A simple JSON Web Service is provided, which processes PIN codes of users. A user can send his encrypted PIN to the Web Service, which decrypts and stores the PIN. The Web Service allows to use cryptographically strong algorithms (RSA-OAEP and AES in GCM-mode) as well as algorithms with known weaknesses (RSA-PKCS#1 v1.5 and AES in CBC-mode). To create a ciphertext, a sender may choose among these algorithms.

In order to protect the confidentiality of PINs, encryption based on the JSON Web Encryption standard (link) is used. This standard allows to apply symmetric and asymmetric encryption algorithms.

You are the attacker who wants to learn the secret PIN of user Bob. You have already eavesdropped a ciphertext which contains Bob’s PIN:

Server Certificate

Summary: RSA-PKCS#1 v1.5 and AES-CBC padding oracles attacks

Continue reading 2012 CTF Challenge #12 (500)

The famous zombie researcher “Donn Beach” almost created an immunization against the dipsomanie virus. This severe disease leads to the inability to defend against Zombies, later causes a complete loss of memory and finally turns you into one of them.

Inexplicably Donn forgot where he put the license key for his centrifuge. Provide him a new one and humanity will owe you a debt of gratitude for fighting one of the most wicked illnesses today. tcp/2055

Summary: reverse engineering, VM, MiTM attack, AES

Continue reading 2012 CTF Challenge #25 (200)

Heading up the steeple gave you and your companion a nice view over the outbreak situation in your city. But it also attracted a lot of unwanted attention. Zombies are surrounding your spot and are looking for an entrance to the building. You obviously need some bait to lure them away so you can flee safely. Solve this challenge to find out which human bodypart zombies like the most.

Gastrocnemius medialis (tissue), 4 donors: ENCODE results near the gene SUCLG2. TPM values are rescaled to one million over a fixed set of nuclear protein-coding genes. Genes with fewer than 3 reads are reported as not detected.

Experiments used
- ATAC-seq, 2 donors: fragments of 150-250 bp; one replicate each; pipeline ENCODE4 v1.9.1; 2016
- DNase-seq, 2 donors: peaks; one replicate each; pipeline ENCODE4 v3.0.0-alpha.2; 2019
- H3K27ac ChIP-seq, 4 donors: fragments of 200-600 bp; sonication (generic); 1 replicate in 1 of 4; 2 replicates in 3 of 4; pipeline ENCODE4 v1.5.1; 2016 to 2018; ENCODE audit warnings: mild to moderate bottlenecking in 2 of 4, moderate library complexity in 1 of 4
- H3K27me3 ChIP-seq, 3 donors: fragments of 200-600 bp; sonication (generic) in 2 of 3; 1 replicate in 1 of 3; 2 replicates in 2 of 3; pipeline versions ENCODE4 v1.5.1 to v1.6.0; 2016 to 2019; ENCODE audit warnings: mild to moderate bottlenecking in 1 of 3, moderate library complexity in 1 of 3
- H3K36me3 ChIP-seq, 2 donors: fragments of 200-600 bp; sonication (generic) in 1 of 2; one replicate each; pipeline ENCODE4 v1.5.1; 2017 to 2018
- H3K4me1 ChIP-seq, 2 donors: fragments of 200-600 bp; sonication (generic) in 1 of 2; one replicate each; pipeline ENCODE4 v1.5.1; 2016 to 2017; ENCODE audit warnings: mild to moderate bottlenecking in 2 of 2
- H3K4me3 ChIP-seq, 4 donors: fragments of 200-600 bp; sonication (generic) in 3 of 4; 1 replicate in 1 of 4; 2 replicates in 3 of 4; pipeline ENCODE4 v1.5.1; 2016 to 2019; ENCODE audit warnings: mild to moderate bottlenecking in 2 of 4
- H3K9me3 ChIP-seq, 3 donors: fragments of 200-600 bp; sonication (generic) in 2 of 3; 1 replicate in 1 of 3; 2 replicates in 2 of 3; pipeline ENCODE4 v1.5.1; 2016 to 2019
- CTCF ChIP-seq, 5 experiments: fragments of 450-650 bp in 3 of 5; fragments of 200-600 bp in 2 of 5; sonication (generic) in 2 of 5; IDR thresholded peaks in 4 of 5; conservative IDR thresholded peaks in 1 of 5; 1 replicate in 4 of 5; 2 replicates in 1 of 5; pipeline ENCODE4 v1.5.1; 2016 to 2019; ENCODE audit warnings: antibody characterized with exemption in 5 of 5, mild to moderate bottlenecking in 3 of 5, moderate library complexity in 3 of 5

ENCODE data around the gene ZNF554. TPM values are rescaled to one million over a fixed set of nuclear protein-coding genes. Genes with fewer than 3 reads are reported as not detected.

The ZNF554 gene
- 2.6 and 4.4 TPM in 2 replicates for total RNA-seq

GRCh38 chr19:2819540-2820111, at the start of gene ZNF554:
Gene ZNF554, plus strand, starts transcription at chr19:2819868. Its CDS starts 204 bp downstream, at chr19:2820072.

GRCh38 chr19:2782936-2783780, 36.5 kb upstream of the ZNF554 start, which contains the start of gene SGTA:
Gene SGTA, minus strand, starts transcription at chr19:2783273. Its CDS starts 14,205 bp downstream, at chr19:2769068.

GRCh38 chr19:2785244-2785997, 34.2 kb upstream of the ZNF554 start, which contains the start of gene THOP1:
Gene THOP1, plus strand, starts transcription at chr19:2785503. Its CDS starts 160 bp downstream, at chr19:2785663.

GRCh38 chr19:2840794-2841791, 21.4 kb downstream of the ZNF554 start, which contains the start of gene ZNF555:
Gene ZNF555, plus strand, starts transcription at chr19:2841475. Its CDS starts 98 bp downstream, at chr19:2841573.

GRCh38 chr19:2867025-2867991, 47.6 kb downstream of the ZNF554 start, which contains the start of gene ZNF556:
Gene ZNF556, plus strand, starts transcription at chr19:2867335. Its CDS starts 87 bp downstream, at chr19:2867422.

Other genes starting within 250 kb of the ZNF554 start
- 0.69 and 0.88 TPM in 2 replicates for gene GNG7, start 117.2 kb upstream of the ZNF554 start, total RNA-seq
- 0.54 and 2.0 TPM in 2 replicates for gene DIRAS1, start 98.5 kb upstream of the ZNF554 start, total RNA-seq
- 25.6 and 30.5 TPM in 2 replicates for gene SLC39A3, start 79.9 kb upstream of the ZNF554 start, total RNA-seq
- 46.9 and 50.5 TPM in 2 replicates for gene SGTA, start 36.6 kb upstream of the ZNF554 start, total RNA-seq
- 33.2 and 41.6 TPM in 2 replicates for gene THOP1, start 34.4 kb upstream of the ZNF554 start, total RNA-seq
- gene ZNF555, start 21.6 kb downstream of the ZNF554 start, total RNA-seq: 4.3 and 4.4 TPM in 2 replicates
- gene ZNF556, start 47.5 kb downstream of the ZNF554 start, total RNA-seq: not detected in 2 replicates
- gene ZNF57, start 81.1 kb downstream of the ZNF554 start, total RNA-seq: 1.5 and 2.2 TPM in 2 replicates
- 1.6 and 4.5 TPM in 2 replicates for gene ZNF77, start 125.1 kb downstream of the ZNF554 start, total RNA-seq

Summary: reverse engineering, TEA crypto, anti -debuging

Continue reading 2012 CTF Challenge #3 (450)

3 – Zombies like PPTP

Our intel shows us that the Zombies use a MS-PPTP like protocol and luckily we could intercept a challenge-response transmission of one of the Zombie outposts. The important thing for Zombies in this war is mass! Not only brain mass but their mass. So they built their PPTP protocol compatible to all older Zombie soldiers. Luckily our science team could extract the algorithm of the challenge-response system out of a captured Zombie brain … I spare you the details, let’s just say it was not a pretty sight. And here comes your part soldier: we need the password of this intercepted transmission. With this password we were finally able to turn this war to our favor. So move your ass soldier and good luck!

Summary: bruteforce LM response

Continue reading 2012 CTF Challenge #17 (400)

17 – Zombieshop

A new company offers a lot of anti zombie equipment to protect yourself. Unfortunately not everyone can buy the good stuff. Only privileged users may do so. We managed to create an account, but it is not privileged. Your mission is to buy “Anti zombie Spray”.


Summary: bruteforce DES